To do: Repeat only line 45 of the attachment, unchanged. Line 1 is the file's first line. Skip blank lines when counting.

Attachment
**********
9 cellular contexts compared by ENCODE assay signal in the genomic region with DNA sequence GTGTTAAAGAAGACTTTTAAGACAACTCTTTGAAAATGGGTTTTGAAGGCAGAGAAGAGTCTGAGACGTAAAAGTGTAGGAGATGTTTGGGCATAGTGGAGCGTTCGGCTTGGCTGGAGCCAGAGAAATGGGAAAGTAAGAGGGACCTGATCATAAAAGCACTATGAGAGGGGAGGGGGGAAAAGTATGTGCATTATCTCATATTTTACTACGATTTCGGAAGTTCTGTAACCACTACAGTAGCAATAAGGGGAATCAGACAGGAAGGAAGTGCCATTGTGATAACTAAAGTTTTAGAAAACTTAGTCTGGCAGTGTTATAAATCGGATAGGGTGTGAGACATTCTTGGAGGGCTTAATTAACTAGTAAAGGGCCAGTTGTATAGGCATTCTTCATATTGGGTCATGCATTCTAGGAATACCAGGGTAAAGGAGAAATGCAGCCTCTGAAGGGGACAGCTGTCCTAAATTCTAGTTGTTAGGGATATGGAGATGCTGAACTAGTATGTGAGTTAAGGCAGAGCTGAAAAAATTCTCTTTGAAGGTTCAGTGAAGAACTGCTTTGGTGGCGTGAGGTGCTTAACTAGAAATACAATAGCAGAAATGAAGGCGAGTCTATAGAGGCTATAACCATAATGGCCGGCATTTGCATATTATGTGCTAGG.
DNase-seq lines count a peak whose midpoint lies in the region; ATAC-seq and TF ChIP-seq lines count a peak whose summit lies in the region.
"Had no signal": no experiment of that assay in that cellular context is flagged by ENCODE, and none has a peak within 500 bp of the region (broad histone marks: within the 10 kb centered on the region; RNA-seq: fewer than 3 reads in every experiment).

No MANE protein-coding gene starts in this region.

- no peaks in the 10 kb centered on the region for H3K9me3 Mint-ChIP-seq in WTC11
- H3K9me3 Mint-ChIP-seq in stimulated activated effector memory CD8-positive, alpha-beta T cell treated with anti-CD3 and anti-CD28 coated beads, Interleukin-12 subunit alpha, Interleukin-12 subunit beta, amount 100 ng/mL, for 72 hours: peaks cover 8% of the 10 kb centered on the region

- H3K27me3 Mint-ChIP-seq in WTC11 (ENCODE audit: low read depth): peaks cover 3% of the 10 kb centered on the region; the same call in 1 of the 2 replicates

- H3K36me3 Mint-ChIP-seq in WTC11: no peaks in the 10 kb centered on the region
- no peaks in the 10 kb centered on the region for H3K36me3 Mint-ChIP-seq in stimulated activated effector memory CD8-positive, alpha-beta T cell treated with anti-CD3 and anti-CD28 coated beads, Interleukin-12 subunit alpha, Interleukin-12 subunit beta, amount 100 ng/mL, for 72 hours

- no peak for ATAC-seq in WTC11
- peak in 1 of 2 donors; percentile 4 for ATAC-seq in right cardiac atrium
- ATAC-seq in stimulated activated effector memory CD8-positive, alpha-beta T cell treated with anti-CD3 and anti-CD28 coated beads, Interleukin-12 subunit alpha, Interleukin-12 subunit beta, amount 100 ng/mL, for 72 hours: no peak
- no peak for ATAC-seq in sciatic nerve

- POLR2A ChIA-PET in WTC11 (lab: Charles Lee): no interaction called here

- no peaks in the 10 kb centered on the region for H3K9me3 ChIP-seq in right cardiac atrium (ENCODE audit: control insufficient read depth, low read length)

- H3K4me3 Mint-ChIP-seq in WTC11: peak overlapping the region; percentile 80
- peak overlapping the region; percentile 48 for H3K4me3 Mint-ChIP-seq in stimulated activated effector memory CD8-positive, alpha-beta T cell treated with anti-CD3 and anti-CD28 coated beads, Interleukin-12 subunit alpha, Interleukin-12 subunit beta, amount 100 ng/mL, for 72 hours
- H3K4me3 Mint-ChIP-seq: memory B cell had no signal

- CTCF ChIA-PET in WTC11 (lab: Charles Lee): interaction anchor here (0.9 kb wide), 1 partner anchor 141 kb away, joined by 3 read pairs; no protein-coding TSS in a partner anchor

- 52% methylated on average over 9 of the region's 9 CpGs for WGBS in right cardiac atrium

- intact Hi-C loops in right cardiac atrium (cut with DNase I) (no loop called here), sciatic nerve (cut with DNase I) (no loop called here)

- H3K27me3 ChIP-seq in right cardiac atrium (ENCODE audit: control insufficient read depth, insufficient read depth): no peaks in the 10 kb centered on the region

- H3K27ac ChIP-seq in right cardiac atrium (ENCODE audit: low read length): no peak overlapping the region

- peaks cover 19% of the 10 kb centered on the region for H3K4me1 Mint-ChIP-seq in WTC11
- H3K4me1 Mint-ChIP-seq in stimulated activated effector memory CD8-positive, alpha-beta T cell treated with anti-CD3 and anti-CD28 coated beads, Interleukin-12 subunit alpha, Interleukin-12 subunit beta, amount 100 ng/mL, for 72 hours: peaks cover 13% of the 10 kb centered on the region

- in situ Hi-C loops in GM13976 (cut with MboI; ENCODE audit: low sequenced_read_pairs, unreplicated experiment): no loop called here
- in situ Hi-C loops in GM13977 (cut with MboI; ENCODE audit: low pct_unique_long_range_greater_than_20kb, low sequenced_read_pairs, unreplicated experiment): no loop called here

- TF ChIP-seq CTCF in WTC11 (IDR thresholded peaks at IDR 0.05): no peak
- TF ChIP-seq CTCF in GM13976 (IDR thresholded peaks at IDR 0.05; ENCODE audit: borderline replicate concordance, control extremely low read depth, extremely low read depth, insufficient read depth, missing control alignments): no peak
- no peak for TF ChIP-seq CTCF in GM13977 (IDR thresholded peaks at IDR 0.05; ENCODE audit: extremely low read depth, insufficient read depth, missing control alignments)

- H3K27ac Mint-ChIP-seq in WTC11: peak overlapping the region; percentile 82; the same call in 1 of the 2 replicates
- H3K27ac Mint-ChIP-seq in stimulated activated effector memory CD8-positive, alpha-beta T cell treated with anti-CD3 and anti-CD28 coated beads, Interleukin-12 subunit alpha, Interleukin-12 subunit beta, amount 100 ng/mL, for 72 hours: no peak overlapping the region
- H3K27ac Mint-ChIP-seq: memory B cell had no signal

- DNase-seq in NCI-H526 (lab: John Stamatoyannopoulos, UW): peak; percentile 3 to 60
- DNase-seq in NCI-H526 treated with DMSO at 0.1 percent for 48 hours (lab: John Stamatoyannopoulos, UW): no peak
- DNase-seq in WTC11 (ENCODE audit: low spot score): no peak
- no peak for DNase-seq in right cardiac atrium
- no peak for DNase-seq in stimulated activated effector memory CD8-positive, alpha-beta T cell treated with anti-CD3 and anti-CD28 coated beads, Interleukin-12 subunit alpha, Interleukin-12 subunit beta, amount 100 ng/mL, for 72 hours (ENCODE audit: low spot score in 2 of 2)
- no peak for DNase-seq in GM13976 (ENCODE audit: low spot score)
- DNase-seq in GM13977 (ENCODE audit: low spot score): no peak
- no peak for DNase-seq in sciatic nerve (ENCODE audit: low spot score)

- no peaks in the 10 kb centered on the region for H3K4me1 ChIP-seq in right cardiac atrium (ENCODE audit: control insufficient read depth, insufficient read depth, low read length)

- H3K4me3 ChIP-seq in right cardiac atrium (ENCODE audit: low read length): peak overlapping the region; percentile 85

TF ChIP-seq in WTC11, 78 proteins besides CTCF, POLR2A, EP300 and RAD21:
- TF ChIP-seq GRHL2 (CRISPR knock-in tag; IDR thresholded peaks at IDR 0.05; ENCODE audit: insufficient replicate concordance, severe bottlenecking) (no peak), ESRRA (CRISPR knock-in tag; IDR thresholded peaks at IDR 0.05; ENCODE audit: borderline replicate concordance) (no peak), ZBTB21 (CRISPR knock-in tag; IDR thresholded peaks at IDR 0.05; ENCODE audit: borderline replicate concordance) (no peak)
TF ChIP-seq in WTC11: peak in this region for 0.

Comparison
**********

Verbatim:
- TF ChIP-seq GRHL2 (CRISPR knock-in tag; IDR thresholded peaks at IDR 0.05; ENCODE audit: insufficient replicate concordance, severe bottlenecking) (no peak), ESRRA (CRISPR knock-in tag; IDR thresholded peaks at IDR 0.05; ENCODE audit: borderline replicate concordance) (no peak), ZBTB21 (CRISPR knock-in tag; IDR thresholded peaks at IDR 0.05; ENCODE audit: borderline replicate concordance) (no peak)